e-Patients Discover Unrecognized Side Effects

Detecting drug complications is too important to leave to doctors or FDA administrators. We have learned the hard way that randomized controlled trials (RCTs) don’t detect all the adverse drug effects that may be important. Far too often, serious side effects brought on by popular drugs can go unrecognized for years.

A recent review in the Annals of Internal Medicine (June 16, 2009) reveals that statin-related muscle problems are far more common than most RCTs report. The connection between acid-suppressing drugs and fractures also went undetected until many years after the drugs were taken by millions. And it took the FDA years to recognize that severe bone, joint and muscle pain was linked to drugs for osteoporosis (Actonel, Boniva, Fosamax, Reclast).

That is why e-patients are essential to an early warning system about drug-induced side effects. A Research Letter in the Archives of Internal Medicine (June 22, 2009) gives the results of a patient survey conducted on the patient site askapatient.com. Over the course of three months, 367 people responded; more than 50 percent reported muscle and joint pain with fatigue associated with bisphosphonate osteoporosis drugs.

That is interesting enough, but the real point of the story lies in the contrast with data collected on a Web site frequented by physicians, sermo.com. One doctor posted a case of joint, bone and muscle pain in an influenza-like syndrome associated with a bisphosphonate. When other site visitors were asked about this reaction, more than half said other clinicians had never seen it.

That’s why patients feel so frustrated when they tell their doctors about a reaction and the doctors say, “It can’t be caused by the drug.” The author concludes, “Web sites such as askapatient provide a window into the patient experience and a potential resource for developing a better understanding of the true adverse effect profile of prescription drugs.”

http://archinte.ama-assn.org/cgi/reprint/169/12/1164

Print

Posted in: e-patient stories | general | patient networks | pts as teachers | trends & principles

 

 

Comments

5 Responses to “e-Patients Discover Unrecognized Side Effects”

  1. Ben says:

    An interesting idea. There is always a trade-off though. When you are doing a clinical trial on a new drug, you have to balance the need for a representative sample with the desire to not expose patients to any potential harms associated with the new drug.

    Any well-designed clinical trial will include pain-scale metrics or other measurements to detect side-effects. The problem with asking patients to report on side-effects is that a properly-designed clinical trial should do this already, but may use a sample size too small to detect all problems, whereas once the drug is approved you can collect data on larger patient populations but it’s already “too late” as the drug is available and in use…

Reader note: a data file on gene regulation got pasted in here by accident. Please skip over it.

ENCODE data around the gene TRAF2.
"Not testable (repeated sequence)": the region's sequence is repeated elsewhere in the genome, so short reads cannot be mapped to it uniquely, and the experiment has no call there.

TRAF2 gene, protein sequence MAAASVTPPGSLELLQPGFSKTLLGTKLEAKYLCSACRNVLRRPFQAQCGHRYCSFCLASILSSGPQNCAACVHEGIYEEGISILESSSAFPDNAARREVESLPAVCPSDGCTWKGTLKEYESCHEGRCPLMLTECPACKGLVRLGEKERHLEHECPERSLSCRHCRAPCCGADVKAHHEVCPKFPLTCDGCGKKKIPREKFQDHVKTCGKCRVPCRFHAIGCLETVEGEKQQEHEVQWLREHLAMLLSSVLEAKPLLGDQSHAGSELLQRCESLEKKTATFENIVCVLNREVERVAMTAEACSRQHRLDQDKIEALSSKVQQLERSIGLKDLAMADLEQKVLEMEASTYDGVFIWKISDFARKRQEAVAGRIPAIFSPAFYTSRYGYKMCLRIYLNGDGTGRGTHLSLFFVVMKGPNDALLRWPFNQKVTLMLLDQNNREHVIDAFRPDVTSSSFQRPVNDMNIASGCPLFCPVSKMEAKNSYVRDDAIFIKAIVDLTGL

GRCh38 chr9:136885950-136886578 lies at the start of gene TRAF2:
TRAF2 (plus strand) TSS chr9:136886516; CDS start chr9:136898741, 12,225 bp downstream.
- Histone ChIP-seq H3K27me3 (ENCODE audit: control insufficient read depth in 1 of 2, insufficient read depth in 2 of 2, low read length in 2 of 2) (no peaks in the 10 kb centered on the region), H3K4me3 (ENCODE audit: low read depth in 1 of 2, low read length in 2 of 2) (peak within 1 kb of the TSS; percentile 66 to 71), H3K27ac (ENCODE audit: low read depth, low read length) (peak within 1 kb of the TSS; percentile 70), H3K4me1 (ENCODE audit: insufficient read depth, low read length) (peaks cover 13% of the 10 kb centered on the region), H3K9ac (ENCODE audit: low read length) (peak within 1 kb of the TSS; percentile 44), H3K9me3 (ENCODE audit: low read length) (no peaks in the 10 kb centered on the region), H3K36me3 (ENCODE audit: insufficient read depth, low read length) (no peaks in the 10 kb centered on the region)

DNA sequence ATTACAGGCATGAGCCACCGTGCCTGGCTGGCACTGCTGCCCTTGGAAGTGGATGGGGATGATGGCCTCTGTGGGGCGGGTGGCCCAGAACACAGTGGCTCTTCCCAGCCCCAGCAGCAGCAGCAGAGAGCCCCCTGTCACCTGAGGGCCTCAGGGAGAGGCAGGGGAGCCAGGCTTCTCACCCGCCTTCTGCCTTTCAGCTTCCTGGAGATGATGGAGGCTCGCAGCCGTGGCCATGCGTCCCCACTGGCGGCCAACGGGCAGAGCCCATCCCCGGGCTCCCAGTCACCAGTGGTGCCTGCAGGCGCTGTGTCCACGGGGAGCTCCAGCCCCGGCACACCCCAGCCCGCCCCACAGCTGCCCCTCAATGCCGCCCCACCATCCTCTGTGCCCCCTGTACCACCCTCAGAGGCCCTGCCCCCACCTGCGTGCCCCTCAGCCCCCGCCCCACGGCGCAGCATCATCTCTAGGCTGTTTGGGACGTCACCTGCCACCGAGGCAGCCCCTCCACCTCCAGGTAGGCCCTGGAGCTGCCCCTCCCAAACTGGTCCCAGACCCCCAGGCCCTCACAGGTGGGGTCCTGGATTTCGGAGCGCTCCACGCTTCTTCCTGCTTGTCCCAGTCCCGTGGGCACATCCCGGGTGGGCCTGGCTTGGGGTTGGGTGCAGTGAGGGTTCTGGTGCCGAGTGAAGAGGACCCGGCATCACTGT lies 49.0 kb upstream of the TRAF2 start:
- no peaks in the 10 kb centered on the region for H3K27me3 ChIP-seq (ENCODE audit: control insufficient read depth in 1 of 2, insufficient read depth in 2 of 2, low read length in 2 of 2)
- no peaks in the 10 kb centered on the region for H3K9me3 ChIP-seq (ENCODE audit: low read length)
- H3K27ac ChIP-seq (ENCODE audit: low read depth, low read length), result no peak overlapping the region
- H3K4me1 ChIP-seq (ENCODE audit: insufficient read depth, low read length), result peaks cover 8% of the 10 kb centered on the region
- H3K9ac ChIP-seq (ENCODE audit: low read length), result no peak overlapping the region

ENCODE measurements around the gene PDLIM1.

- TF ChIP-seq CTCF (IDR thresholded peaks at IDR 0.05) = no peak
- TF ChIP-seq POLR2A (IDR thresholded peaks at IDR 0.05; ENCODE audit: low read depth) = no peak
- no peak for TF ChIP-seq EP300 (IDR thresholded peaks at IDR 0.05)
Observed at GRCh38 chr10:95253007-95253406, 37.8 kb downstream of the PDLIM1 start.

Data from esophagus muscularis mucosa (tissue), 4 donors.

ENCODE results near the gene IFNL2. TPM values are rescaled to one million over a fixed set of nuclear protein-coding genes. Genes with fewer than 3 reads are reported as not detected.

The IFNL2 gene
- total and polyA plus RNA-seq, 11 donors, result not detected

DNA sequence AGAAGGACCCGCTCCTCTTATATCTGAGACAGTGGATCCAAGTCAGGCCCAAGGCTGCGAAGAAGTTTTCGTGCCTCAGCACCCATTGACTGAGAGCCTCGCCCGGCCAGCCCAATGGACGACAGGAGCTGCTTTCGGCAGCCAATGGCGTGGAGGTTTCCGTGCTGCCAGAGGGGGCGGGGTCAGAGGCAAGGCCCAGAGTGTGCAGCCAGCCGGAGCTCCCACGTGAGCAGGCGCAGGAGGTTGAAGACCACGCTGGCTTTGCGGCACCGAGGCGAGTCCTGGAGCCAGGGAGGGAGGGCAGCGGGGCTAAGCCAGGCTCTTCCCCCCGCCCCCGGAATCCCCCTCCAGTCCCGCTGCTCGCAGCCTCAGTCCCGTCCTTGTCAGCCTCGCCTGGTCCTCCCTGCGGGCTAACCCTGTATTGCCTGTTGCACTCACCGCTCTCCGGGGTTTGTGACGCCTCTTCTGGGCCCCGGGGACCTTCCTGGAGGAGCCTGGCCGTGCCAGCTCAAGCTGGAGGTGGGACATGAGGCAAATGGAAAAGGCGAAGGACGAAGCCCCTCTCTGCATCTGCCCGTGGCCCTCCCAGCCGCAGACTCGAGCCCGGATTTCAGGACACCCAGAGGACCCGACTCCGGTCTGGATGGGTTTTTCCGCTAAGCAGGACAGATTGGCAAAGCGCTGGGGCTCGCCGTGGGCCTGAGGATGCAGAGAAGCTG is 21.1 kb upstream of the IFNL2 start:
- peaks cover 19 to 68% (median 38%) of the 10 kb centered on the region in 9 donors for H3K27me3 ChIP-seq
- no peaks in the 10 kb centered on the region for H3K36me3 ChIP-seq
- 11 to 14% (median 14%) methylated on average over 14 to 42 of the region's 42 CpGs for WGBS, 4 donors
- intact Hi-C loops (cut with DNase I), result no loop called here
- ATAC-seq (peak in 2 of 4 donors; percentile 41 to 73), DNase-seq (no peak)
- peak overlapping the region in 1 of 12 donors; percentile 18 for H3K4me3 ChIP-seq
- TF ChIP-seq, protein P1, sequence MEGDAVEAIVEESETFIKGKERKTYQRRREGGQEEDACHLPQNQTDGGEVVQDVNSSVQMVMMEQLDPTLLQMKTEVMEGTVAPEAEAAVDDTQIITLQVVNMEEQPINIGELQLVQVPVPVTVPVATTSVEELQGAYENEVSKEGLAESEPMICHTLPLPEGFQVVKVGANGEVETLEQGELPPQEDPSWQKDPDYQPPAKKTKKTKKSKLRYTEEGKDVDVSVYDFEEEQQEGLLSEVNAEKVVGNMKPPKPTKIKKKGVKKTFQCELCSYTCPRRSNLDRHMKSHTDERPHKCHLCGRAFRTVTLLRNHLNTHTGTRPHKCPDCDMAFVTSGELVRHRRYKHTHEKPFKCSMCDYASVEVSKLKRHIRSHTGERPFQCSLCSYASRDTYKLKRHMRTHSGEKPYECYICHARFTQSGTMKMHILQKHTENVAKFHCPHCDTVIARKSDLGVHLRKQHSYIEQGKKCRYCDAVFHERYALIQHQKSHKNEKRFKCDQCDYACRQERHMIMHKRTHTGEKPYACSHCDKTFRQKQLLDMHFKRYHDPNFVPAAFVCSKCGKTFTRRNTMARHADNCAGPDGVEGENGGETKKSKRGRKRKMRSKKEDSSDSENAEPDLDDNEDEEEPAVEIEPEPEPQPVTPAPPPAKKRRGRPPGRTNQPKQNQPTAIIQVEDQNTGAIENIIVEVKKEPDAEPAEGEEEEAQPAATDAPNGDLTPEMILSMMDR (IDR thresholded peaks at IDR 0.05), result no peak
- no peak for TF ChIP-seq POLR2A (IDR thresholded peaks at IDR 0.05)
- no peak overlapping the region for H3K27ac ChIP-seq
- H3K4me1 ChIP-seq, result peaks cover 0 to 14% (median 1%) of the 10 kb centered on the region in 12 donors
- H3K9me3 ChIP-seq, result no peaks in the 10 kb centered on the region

2. SusannahFox says:

    New post by @JoeGraedon “e-Patients Discover Unrecognized Side Effects” http://bit.ly/4mos5Q

  3. […] The post from e-patients.net stated last week week A Research Letter in the Archives of Internal Medicine (June 22, 2009) gives the results of a patient survey conducted on the patient site askapatient.com. Over the course of three months, 367 people responded; more than 50 percent reported muscle and joint pain with fatigue associated with bisphosphonate osteoporosis drugs. . . […]

  4. Judy Feder says:

    Joe, thanks for this important post. As a long-time e-patient, I’ve known anecdotally that information on little-known side effects is one of the key pieces of wisdom patients seek and share with one another. There’s nothing scarier, when you have a serious medical condition, to experience a symptom that your healthcare providers can’t explain. Your thoughts inevitably drift toward the worst possible outcome. Having others corroborate your experience is invaluable. I was able to test this intuition in a survey I did with Professors Andrea Meier and Bret Shaw earlier this year. (We’ll be presenting this paper at the Medicine 2.0 meeting in Toronto in September). Across very diverse e-patient communities (cancer, MS and Marfan’s Syndrome, information on side effects is the most frequently sought type of information, with almost 90% of respondents reporting that they look for this kind of information. I haven’t seen the statin survey you refer to, but if it’s part of Dr. Beatrice Golomb’s work, I know she has been a pioneer in this important effort.

  5. Monique Landry says:

    The last post today (July 11, 2009) mentions an MS e-patient community. I have a friend who, after more than a year, has a doctor who’s leaning toward a “probable diagnosis.” I think this community would help her with the uncertainty. How does she connect with this e-community? Thank you for any help you can offer.

    ML

Leave a Reply